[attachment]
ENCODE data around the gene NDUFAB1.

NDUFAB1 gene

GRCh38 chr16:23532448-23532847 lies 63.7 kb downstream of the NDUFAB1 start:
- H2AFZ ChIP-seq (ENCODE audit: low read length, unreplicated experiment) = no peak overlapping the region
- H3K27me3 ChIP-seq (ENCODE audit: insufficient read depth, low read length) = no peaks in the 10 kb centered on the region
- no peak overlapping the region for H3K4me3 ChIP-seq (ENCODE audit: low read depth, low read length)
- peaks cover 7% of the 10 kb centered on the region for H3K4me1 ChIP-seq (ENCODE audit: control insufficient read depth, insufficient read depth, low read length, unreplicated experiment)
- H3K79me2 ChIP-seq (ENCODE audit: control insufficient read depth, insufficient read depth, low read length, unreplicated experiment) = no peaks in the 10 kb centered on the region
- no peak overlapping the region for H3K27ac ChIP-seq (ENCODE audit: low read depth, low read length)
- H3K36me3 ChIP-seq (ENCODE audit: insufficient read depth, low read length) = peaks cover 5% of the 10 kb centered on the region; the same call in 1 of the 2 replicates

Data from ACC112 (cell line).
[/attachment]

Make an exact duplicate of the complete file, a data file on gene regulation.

ENCODE data around the gene NDUFAB1.

NDUFAB1 gene

GRCh38 chr16:23532448-23532847 lies 63.7 kb downstream of the NDUFAB1 start:
- H2AFZ ChIP-seq (ENCODE audit: low read length, unreplicated experiment) = no peak overlapping the region
- H3K27me3 ChIP-seq (ENCODE audit: insufficient read depth, low read length) = no peaks in the 10 kb centered on the region
- no peak overlapping the region for H3K4me3 ChIP-seq (ENCODE audit: low read depth, low read length)
- peaks cover 7% of the 10 kb centered on the region for H3K4me1 ChIP-seq (ENCODE audit: control insufficient read depth, insufficient read depth, low read length, unreplicated experiment)
- H3K79me2 ChIP-seq (ENCODE audit: control insufficient read depth, insufficient read depth, low read length, unreplicated experiment) = no peaks in the 10 kb centered on the region
- no peak overlapping the region for H3K27ac ChIP-seq (ENCODE audit: low read depth, low read length)
- H3K36me3 ChIP-seq (ENCODE audit: insufficient read depth, low read length) = peaks cover 5% of the 10 kb centered on the region; the same call in 1 of the 2 replicates

Data from ACC112 (cell line).